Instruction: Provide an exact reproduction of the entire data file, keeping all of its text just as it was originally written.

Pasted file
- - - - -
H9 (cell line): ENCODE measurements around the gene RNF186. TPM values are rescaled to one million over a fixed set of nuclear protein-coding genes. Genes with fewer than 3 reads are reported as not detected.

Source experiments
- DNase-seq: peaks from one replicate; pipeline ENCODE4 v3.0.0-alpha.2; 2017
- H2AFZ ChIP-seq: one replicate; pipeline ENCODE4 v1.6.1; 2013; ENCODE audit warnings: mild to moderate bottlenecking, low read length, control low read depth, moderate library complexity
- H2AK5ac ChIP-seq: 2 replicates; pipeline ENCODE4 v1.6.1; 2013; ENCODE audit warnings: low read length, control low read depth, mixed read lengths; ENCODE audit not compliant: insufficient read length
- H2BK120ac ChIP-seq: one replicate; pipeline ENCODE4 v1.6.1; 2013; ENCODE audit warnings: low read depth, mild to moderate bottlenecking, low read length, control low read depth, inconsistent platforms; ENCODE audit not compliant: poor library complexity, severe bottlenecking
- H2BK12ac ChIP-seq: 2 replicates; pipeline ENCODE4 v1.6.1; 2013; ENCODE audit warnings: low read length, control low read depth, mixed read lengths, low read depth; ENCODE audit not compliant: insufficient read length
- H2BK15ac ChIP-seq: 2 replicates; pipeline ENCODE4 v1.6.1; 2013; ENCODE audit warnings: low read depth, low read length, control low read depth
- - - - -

H9 (cell line): ENCODE measurements around the gene RNF186. TPM values are rescaled to one million over a fixed set of nuclear protein-coding genes. Genes with fewer than 3 reads are reported as not detected.

Source experiments
- DNase-seq: peaks from one replicate; pipeline ENCODE4 v3.0.0-alpha.2; 2017
- H2AFZ ChIP-seq: one replicate; pipeline ENCODE4 v1.6.1; 2013; ENCODE audit warnings: mild to moderate bottlenecking, low read length, control low read depth, moderate library complexity
- H2AK5ac ChIP-seq: 2 replicates; pipeline ENCODE4 v1.6.1; 2013; ENCODE audit warnings: low read length, control low read depth, mixed read lengths; ENCODE audit not compliant: insufficient read length
- H2BK120ac ChIP-seq: one replicate; pipeline ENCODE4 v1.6.1; 2013; ENCODE audit warnings: low read depth, mild to moderate bottlenecking, low read length, control low read depth, inconsistent platforms; ENCODE audit not compliant: poor library complexity, severe bottlenecking
- H2BK12ac ChIP-seq: 2 replicates; pipeline ENCODE4 v1.6.1; 2013; ENCODE audit warnings: low read length, control low read depth, mixed read lengths, low read depth; ENCODE audit not compliant: insufficient read length
- H2BK15ac ChIP-seq: 2 replicates; pipeline ENCODE4 v1.6.1; 2013; ENCODE audit warnings: low read depth, low read length, control low read depth